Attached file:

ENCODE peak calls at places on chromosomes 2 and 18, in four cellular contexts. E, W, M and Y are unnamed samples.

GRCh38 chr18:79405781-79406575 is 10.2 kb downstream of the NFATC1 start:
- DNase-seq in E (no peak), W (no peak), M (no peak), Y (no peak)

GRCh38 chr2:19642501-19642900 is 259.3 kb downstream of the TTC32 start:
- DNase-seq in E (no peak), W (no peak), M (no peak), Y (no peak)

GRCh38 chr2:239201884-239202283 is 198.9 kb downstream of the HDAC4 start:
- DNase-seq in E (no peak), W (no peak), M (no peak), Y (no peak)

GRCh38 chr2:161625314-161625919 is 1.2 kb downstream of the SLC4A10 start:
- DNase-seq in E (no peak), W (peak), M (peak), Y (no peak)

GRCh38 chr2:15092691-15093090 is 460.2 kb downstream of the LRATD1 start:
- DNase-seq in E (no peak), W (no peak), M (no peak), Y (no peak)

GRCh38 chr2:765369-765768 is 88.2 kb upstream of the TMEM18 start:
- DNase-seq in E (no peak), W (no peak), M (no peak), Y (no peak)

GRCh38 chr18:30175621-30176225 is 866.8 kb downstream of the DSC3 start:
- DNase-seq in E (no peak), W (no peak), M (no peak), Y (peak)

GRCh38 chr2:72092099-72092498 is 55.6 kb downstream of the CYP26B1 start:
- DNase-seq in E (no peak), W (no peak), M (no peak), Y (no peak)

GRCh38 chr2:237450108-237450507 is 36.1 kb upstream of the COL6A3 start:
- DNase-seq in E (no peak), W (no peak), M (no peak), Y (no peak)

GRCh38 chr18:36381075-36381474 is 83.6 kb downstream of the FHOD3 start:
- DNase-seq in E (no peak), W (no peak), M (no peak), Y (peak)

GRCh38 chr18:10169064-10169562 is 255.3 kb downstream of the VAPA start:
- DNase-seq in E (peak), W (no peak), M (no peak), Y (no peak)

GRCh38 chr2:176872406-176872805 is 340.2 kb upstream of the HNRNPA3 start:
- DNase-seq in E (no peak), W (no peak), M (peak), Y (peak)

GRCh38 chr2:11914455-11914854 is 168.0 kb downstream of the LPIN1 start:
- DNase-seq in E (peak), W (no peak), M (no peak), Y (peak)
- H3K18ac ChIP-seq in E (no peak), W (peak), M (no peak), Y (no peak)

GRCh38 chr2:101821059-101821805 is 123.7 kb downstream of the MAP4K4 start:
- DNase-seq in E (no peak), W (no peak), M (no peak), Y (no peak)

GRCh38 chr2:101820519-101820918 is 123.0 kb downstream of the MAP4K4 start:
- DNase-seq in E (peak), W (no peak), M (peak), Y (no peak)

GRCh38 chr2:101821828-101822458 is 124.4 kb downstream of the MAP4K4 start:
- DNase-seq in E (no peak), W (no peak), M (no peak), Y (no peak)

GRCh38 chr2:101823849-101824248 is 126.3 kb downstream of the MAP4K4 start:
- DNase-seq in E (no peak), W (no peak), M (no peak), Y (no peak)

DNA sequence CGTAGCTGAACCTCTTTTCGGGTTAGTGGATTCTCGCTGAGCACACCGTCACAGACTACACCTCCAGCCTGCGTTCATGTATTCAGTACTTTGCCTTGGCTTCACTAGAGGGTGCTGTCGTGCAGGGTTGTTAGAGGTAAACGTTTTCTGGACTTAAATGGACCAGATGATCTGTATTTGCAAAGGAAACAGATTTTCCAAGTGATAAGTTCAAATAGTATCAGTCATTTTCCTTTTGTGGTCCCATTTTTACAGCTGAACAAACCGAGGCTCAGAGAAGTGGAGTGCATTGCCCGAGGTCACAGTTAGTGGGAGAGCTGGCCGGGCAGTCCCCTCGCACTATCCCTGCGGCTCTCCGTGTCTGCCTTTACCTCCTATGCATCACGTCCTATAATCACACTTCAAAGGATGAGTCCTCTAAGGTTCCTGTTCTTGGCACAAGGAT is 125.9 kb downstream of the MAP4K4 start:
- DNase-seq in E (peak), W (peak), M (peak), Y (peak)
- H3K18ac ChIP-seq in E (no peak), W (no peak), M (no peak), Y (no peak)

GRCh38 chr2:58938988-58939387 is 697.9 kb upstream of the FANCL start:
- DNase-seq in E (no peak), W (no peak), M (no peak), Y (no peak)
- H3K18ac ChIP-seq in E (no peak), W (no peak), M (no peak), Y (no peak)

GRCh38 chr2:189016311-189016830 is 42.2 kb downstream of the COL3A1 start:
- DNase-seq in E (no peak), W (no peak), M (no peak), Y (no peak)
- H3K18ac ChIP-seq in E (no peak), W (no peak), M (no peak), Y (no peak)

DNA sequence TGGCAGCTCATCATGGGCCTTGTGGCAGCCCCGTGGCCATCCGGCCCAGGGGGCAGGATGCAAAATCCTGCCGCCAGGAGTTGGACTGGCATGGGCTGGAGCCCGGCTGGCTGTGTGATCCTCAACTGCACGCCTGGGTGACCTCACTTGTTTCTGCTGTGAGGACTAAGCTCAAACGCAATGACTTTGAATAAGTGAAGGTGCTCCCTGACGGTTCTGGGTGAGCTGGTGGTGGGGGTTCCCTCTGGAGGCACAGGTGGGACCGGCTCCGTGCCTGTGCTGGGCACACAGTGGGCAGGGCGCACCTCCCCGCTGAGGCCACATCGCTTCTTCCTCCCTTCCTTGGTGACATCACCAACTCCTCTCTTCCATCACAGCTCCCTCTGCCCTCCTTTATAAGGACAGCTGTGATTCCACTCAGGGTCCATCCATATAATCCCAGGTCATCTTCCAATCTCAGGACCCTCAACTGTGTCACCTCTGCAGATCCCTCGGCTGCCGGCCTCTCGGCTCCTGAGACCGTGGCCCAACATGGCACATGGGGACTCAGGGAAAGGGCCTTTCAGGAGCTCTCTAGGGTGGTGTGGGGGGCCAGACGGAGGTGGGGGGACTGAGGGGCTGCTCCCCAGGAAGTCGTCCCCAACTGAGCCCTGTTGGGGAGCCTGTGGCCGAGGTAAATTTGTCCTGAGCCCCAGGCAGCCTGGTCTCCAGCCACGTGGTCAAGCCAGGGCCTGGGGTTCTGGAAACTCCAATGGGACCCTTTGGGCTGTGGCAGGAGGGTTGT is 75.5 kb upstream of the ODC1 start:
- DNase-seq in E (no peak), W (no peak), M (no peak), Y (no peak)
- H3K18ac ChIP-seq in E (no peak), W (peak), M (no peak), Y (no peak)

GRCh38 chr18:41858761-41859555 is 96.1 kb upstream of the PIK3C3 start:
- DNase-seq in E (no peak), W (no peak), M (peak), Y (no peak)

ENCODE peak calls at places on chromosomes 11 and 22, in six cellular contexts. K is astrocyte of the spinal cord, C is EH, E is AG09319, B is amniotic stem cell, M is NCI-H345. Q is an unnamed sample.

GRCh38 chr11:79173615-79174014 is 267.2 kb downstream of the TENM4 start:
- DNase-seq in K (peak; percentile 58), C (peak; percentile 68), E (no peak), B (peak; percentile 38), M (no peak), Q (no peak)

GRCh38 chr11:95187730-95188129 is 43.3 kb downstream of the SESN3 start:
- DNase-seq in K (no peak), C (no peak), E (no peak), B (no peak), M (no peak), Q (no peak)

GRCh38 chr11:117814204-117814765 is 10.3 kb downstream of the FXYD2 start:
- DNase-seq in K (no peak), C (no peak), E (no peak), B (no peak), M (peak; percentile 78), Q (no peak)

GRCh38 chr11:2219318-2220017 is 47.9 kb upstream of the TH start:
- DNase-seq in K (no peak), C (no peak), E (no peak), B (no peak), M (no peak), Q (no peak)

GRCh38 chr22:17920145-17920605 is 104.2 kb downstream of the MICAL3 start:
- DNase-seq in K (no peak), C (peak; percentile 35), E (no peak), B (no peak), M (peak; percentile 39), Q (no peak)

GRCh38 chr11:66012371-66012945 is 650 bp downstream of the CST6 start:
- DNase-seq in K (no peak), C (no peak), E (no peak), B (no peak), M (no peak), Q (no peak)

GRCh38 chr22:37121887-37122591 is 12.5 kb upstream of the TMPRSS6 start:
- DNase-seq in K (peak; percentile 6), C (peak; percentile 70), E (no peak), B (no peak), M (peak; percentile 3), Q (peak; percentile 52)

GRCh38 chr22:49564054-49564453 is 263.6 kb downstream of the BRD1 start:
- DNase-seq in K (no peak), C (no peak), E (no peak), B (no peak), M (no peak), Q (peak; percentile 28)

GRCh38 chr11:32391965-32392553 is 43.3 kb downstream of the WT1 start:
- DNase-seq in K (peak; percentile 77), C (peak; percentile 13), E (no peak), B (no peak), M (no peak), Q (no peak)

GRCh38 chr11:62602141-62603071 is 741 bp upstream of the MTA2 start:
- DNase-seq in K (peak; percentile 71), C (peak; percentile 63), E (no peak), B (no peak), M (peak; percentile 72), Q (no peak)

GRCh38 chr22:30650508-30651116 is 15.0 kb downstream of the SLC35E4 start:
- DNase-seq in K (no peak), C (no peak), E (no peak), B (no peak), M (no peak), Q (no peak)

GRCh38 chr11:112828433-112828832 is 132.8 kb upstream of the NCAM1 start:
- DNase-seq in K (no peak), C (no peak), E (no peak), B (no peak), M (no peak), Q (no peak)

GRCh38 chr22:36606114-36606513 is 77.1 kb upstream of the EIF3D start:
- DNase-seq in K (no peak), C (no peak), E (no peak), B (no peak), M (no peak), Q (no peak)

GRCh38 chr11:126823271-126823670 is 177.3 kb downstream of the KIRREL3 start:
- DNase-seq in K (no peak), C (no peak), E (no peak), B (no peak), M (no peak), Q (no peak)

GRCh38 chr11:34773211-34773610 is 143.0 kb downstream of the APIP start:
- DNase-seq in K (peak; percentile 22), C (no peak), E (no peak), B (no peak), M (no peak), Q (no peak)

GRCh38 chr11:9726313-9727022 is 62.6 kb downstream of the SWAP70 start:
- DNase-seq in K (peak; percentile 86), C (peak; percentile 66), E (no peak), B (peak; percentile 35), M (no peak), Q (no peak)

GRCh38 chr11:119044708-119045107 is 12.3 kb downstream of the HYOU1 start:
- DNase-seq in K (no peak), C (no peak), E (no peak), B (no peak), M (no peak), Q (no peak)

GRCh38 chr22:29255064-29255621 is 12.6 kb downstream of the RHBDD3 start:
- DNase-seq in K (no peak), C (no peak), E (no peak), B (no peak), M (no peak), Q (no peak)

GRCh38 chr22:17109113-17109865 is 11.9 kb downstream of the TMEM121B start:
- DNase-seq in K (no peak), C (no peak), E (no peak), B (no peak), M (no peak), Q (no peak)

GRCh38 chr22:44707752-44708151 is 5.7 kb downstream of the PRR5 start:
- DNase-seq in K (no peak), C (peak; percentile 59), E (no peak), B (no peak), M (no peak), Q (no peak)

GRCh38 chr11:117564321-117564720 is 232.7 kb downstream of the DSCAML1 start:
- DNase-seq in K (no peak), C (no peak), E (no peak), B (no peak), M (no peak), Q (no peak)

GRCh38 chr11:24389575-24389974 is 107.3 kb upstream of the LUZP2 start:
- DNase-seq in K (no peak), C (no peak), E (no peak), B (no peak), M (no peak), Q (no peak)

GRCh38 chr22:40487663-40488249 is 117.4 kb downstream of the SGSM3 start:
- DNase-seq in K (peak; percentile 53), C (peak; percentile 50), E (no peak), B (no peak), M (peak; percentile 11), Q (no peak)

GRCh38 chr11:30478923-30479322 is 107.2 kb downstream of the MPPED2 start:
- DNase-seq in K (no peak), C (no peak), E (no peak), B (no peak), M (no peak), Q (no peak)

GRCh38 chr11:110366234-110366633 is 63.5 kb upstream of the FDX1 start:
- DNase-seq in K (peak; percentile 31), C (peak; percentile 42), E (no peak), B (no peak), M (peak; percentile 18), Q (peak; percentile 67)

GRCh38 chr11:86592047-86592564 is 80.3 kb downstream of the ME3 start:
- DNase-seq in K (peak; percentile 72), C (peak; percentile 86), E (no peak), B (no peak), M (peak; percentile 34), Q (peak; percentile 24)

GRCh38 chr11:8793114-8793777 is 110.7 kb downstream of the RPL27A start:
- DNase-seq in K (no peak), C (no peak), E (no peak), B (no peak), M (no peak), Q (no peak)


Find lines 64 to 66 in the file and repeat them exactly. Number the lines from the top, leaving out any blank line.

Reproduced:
GRCh38 chr22:37121887-37122591 is 12.5 kb upstream of the TMPRSS6 start:
- DNase-seq in K (peak; percentile 6), C (peak; percentile 70), E (no peak), B (no peak), M (peak; percentile 3), Q (peak; percentile 52)

GRCh38 chr22:49564054-49564453 is 263.6 kb downstream of the BRD1 start: